Mixed Herbs (50g bag)

£1.00

A mixture of rosemary, sage, parsley or marjoram. All grown at our Community Garden Site in Margate using Chemical Free growing methods.

Rosemary: Intense, fragrant aroma which is traditionally paired with lamb, chicken and game, but it’s also suited to fish and bean dishes.

Whole sprigs of rosemary can be added to pieces of meat or roasted vegetables and removed before serving. During the roasting process, rosemary leaves tend to fall from their stalk and so will need to be strained out.

To chop rosemary, strip the leaves off the woody stem and dice them very finely as they are quite tough. Similarly, crush dried rosemary before using it as the herb becomes even more brittle when dried. Rosemary can also be included in a bouquet garni.

Sage: Popular in both Italian and British cookery, sage has long, grey-green leaves with a slightly furry surface. Its aroma is pungent and it has a strong, slightly minty, musky taste. Traditionally, it’s used to flavour sausages and as a stuffing for fatty meats such as pork and goose. A little goes a long way – and it’s never used raw.

Pick the leaves from the stem, wash, then use whole or chop.

Parsley: One of the most ubiquitous herbs in British cookery, parsley is also popular in European and Middle Eastern food. The traditional British choice is curly parsley, but flat-leaf (Continental) parsley is mostly used in recipes today. The flavour is fresh and grassy, and works well in creamy sauces, blended into salsas or pestos, and used as a garnish.

Wash, then chop the leaves either finely (for adding subtle flavour to cooked dishes) or coarsely, for dishes such as salads, for which you want more of a flavour impact. The stalks have a lot of flavour, too, so can be chopped finely and added as well – or use them for making stock.

Marjoram: Marjoram is an aromatic herb in the mint family that has been cultivated for thousands of years.

The primary flavour compounds in marjoram are sabinene (fresh, woody), terpinene (citrusy), and linalool (floral). Marjoram has a milder flavour than oregano and tastes similar to thyme, but sweeter and with a stronger scent. It’s warm, slightly sharp, and a little bitter.

Marjoram can be wrapped in cheesecloth with other herbs to create an aromatic sachet for braises and stews, or sprinkled fresh onto vegetable side dishes. Dried marjoram is a popular addition to salad dressings, meat dishes, and preserved meats such as German sausage. Used in both fresh and dried form, marjoram is subtler than its relative oregano and well suited to delicate vegetables, tomato-based dishes, such as tomato sauce and pizza, and poultry seasoning.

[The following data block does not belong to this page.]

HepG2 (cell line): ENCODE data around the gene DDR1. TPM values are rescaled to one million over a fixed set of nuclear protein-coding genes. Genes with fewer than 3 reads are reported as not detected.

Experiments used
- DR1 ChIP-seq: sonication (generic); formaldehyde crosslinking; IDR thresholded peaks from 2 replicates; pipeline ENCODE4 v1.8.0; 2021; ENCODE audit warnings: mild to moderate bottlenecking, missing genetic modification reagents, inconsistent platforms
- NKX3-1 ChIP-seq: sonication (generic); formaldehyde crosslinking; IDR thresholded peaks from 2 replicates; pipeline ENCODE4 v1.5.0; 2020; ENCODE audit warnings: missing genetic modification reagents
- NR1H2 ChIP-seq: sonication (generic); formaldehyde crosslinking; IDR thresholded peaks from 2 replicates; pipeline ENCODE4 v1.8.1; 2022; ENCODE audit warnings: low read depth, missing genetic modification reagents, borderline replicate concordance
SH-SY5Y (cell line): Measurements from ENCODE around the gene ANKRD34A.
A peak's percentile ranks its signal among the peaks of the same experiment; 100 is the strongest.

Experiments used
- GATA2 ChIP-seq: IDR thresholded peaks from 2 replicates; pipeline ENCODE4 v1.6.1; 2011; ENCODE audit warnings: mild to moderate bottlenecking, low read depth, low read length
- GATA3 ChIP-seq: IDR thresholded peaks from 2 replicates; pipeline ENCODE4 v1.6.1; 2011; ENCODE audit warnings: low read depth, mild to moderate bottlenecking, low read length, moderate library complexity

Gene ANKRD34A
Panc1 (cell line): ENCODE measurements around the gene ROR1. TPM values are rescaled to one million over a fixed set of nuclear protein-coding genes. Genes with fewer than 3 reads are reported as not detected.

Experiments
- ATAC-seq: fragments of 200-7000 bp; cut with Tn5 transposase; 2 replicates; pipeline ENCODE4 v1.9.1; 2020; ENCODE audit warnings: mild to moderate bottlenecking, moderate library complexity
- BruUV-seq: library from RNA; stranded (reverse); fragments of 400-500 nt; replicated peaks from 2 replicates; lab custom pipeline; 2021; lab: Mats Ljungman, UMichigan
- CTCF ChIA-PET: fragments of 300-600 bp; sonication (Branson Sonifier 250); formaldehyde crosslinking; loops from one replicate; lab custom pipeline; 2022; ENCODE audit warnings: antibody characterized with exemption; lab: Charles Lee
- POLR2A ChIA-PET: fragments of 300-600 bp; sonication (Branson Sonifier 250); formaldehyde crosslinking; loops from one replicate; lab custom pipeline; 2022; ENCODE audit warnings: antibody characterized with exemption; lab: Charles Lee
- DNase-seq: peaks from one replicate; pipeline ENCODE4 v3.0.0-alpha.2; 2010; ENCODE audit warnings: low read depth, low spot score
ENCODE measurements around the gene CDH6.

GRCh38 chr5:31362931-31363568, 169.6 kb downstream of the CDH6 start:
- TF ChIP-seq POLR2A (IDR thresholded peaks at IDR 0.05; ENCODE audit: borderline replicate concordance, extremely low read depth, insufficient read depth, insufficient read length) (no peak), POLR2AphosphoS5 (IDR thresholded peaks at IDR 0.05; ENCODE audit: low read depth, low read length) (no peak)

Back to the shop

3 in stock

Categories: ,

Description

A mixture of rosemary, sage, parsley or marjoram. All grown at our Community Garden Site in Margate using Chemical Free growing methods. Rosemary: Intense, fragrant aroma which is traditionally paired with lamb, chicken and game, but it’s also suited to fish and bean dishes. Whole sprigs of rosemary can be added to pieces of meat or roasted vegetables and removed before serving. During the roasting process, rosemary leaves tend to fall from their stalk and so will need to be strained out. To chop rosemary, strip the leaves off the woody stem and dice them very finely as they are quite tough. Similarly, crush dried rosemary before using it as the herb becomes even more brittle when dried. Rosemary can also be included in a bouquet garni. Sage: Popular in both Italian and British cookery, sage has long, grey-green leaves with a slightly furry surface. Its aroma is pungent and it has a strong, slightly minty, musky taste. Traditionally, it’s used to flavour sausages and as a stuffing for fatty meats such as pork and goose. A little goes a long way – and it’s never used raw. Pick the leaves from the stem, wash, then use whole or chop. Parsley: One of the most ubiquitous herbs in British cookery, parsley is also popular in European and Middle Eastern food. The traditional British choice is curly parsley, but flat-leaf (Continental) parsley is mostly used in recipes today. The flavour is fresh and grassy, and works well in creamy sauces, blended into salsas or pestos, and used as a garnish. Wash, then chop the leaves either finely (for adding subtle flavour to cooked dishes) or coarsely, for dishes such as salads, for which you want more of a flavour impact. The stalks have a lot of flavour, too, so can be chopped finely and added as well – or use them for making stock. Marjoram: Marjoram is an aromatic herb in the mint family that has been cultivated for thousands of years. The primary flavor compounds in marjoram are sabinene (fresh, woody), terpinene (citrusy), and linalool (floral). Marjoram has a milder flavor than oregano and tastes similar to thyme, but sweeter and with a stronger scent. It’s warm, slightly sharp, and a little bitter. Marjoram can be wrapped in cheesecloth with other herbs to create an aromatic sachet for braises and stews, or sprinkled fresh onto vegetable side dishes. Dried marjoram is a popular addition to salad dressings, meat dishes, and preserved meats such as German sausage. Used in both fresh and dried form, marjoram is subtler than its relative oregano and well suited to delicate vegetables, tomato-based dishes, such as tomato sauce and pizza, and poultry seasoning.